The wider question of whether or not African authors should write their literature in English issue of considerable contention and controversy. It has been suggested by writing in the English, French or indeed any other tongue that is a ‘language of the oppressor’ one is compromising in a serious, fundamental way part of their identity. Notably, Ngugi wa Thiong’o decided that it was no long acceptable for him to express himself in a literary context in English. While there is undoubtedly symbolic political value in choosing to writing in one’s own language, the argument that certain ‘African’ ideas can only be expressed in a language indigenous to Africa require critical evaluation. In particular, it has as a premise the notion that certain ideas are inalienably African. Niyi Osundare, writing about Yorùbán poetry, asserts that that "there are Yorùbá ways of thinking which have produced a certain science of being, a certain blend of wisdom and philosophy, certain moral ideals and a certain epistemology - certain Yorùbá ways of segmenting experience and cognising the world"5. This view contrasts somewhat with Femi Oyebode’s more universalistic, and perhaps more realistic and less romantic view of African literature. While Osundare’s argument of a Yorùbá mindset that is distinct from all other ways of thinking is perhaps overstating cultural differences and understating fundamental similarities, his comments on translation are particularly salient in this context.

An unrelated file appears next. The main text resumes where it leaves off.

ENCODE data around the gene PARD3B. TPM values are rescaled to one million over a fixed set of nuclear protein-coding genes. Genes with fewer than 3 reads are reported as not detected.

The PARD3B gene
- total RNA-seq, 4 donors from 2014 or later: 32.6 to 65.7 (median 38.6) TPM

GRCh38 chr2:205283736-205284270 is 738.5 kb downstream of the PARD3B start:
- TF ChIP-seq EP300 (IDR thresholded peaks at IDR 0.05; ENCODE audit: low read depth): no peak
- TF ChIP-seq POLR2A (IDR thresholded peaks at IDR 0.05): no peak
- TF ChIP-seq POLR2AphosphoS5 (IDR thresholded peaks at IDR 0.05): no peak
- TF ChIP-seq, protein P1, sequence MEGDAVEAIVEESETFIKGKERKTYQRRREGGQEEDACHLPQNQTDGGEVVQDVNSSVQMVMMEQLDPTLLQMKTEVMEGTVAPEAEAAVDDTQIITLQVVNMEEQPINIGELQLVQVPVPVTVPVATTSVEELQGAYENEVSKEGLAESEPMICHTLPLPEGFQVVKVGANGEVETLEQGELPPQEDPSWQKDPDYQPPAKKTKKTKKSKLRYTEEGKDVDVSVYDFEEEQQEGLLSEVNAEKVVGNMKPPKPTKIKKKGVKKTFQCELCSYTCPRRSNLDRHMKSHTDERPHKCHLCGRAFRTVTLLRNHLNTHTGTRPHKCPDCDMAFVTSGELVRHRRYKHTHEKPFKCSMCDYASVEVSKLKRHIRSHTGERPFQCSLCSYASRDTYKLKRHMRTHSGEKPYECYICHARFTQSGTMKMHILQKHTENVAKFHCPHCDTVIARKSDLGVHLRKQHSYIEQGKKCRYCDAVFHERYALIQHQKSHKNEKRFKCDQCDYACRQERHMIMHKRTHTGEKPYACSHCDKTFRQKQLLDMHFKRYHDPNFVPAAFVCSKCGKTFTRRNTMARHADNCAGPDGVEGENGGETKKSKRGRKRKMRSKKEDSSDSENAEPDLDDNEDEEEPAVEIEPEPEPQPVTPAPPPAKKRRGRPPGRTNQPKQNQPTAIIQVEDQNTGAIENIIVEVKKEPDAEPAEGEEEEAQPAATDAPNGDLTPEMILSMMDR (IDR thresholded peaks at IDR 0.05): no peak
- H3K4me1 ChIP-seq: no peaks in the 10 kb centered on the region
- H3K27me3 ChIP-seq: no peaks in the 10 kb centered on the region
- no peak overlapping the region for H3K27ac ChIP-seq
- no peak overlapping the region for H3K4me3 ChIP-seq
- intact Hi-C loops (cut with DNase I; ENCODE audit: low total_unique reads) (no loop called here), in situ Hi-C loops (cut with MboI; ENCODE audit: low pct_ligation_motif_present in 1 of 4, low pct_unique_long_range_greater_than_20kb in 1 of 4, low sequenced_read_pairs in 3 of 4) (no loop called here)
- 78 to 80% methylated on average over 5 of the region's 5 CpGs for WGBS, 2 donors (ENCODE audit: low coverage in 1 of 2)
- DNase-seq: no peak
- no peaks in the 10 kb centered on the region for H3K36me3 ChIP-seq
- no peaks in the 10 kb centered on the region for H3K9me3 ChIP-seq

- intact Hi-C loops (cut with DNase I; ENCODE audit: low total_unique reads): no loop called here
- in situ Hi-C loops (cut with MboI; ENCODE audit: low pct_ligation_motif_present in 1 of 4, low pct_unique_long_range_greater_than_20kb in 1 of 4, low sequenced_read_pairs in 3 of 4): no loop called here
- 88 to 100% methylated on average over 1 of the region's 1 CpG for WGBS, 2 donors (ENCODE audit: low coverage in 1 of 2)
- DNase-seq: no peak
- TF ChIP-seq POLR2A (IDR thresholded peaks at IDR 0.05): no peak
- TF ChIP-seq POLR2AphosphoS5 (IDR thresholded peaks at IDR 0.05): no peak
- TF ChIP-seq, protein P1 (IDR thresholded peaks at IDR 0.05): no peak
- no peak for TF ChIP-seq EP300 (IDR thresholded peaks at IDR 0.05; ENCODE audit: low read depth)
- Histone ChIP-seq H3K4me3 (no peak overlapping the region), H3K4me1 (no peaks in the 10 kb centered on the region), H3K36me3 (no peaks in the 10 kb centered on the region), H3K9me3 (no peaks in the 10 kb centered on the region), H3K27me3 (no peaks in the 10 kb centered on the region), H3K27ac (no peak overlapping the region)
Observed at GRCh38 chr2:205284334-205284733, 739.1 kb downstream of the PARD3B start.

It is, of course, a cliché to say that a certain ideas are ‘lost in translation’, but in an instance where the destination language lacks a term or idiom that captures the full meaning of the source term, this is very much the case. Similarly, if a language has a particular quality, such as Yorùbá’s tonal, melodic nature; an attribute that leads Osundare to call the Nigerian language “the missing link between music and speech"6, then this too may fail to leap over the linguistic chasm, instead plunging to a fatal contact with the rocks of translational oblivion.